MONTROSE – The bad economy has likely helped enrollment at Mesa State College’s Montrose campus, which shows a whopping 70 percent increase in enrollment from the fall semester of 2010 to the fall of 2009,
Joey Montoya-Boese, director of the Montrose campus at 234 South Cascade Ave., said enrollment figures for the current spring semester aren’t in yet because of the current add/drop period, with “census day” set for Feb. 2.
But the final count for enrollment for the fall semester of 2010 showed a total of 323 students, 100 more than the year before, Montoya-Boese said.
Most of those students – 61.3 percent – are “non-traditional,” she said, meaning they are over 25 and may have been out of school for years. In the previous year, from the fall of 2008 to 2009, the split between “traditional” students, those under 25, and “non-traditional,” was about 50-50.
“The economy plays a role, with individuals realizing they need to retool,” she said, “so they go back to school to try and provide a better life for their children.”
In her five years at Mesa State-Montrose, Montoya-Boese said increases in enrollment have usually been due to “traditional” students, mostly kids coming out of high school. That steady increase in younger students was largely due to the guaranteed transfer of credits for certain general education courses, such as math, English and science, through State Department of Education guidelines, she said.
And when younger students are not sure what they want to major in, the small Montrose campus is a good place discover what path they want to take, she said, since they know those core courses are transferable.
The most popular overall courses at the Montrose campus, the ones driving the enrollment up, are associates degrees in nursing and business administration and a bachelor of arts in elementary education, Montoya-Boese said. All the degree programs are listed at mesastate.edu/montrose, she added, and some could be stepping-stones to higher-level degrees.
“You could get an associates degree in social sciences if you know you want to go into a social science field such as psychology or criminal justice,” she said.
Many of the “non-traditional” students have been out of school for ten years or more, Montoya-Boese said, and are intimidated at first about returning to school with younger students. But because it’s such a small campus, attention is personal, and students, no matter what their age, soon feel at home.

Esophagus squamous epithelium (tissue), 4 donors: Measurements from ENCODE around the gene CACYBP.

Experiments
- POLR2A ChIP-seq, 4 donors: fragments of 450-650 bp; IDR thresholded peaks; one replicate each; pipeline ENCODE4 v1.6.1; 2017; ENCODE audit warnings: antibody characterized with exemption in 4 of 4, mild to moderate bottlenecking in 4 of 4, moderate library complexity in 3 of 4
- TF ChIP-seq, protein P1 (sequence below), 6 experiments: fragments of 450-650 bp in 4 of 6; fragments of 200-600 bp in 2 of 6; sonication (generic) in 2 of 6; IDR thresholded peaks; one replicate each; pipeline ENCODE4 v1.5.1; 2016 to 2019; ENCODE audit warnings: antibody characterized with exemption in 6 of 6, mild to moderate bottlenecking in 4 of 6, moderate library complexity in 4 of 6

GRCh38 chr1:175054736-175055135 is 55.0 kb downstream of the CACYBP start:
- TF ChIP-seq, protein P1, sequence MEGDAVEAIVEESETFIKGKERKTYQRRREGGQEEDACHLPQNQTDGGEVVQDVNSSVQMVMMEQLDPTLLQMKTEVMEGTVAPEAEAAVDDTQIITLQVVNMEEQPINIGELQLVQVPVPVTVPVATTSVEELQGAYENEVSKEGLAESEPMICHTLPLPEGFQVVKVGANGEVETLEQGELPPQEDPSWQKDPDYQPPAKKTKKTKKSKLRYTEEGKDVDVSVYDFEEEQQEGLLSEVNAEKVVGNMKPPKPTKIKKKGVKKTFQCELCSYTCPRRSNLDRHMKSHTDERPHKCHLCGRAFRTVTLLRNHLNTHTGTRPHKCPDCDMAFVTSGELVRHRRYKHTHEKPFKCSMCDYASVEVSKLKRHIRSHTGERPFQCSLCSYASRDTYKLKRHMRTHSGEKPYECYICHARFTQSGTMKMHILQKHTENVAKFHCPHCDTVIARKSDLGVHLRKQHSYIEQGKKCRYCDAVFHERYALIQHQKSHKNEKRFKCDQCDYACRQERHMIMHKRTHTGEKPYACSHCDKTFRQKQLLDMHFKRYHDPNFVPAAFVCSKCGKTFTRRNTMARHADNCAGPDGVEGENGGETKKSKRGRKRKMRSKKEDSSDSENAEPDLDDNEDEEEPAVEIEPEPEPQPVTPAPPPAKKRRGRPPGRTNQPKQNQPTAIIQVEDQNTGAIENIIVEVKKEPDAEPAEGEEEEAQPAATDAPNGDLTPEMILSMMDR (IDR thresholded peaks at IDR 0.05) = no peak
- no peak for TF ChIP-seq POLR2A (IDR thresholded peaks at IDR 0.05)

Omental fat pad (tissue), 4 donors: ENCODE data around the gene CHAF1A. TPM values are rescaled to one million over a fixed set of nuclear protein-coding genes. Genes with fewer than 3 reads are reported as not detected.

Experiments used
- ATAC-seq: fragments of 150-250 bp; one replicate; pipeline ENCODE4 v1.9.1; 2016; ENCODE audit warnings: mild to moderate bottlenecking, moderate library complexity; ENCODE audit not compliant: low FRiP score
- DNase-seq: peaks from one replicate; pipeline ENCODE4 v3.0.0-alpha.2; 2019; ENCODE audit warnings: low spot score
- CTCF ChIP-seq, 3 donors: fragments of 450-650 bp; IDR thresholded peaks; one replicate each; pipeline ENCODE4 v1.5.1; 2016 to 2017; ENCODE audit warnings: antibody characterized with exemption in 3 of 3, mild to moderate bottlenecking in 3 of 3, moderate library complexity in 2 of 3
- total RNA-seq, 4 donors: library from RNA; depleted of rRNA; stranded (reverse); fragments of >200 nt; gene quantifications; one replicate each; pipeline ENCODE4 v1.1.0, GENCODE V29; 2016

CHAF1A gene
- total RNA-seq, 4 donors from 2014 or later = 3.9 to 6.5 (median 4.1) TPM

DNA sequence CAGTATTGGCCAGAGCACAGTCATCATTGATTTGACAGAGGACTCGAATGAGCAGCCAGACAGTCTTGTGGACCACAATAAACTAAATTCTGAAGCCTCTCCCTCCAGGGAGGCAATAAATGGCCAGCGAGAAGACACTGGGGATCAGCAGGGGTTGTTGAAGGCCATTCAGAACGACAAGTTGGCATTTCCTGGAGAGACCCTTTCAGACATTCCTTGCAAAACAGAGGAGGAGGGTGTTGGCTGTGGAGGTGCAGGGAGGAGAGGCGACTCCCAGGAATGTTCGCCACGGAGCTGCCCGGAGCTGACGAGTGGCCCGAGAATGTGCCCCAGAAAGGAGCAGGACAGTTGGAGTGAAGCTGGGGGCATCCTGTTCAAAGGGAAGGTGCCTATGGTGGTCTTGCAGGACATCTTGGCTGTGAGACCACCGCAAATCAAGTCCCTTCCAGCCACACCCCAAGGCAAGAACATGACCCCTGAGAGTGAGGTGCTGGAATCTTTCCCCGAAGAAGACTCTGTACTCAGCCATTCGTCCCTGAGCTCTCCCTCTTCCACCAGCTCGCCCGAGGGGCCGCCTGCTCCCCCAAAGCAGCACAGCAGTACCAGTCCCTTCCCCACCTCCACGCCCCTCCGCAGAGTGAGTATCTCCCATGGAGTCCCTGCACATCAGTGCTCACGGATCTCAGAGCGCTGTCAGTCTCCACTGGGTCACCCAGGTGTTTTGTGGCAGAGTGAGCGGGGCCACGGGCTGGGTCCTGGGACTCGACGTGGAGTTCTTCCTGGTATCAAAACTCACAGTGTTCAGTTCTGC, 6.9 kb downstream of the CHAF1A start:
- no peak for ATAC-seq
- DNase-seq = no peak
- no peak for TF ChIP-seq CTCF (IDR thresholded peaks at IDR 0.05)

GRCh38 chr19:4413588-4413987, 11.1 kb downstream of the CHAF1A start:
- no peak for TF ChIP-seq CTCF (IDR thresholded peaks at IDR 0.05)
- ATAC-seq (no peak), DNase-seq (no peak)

“Many are working full-time and many have families,” she said. “If this campus didn’t exist, they might not have that opportunity.”
Like everyone, Montoya-Boese hopes the economy gets better, but she also hopes the school will continue to grow and continue to add more courses.
The school works closely with the Colorado Workforce Center in Montrose to determine the types of skills needed for jobs in this area, she said. The Montrose campus also conducted a survey in 2009 that “didn’t show a strong distinction” in any particular area, except for health care, she said.
To help fill that need, the Montrose campus plans “in the near future” to offer training toward a certificate as a medical office assistant, she said, an area of worker shortage identified by the local Colorado Workforce Center.
More details about the regional influence of Mesa State are available to download at www.mesastate.edu/president/impactstudy/index.html for the recently published Regional Economic Impact 2011 by Carol Futhey, Vice President for Academic Affairs.
The study states that Mesa State is a major impact on the Western Slope through it’s “diverse mix of 72 programs” with a total enrollment of 8,131 students in the fall of 2010, and a 23 percent increase in enrollment from fall of 2005 to the fall of 2009, making it one of the fastest growing four-year colleges in the state.
In 2010, the college was listed in Forbes Magazine’s “600 Top Colleges in America,” based on student ratings, according to the study.
As the Montrose campus of the college continues to grow, Montoya-Boese said the goal of the advisory board and other stakeholders is to identify and implement more changes to help students learn, such as a much-needed science lab for the nursing program.
The six-year old program, through which licensed practical nurses can take fast-track classes to become registered nurses, has graduated a total of 67 nurses, and most are working in local communities in Delta, Montrose, Ouray and San Miguel counties, she said.
The bachelors degree in elementary education program, begun more recently, is also gaining traction, Montoya-Boese said, and is grooming young educators, many of whom will stay here to work.
“We’re thinking of how we can sustain the community…growing our own teachers, and health care professionals and also business administrators,” she said.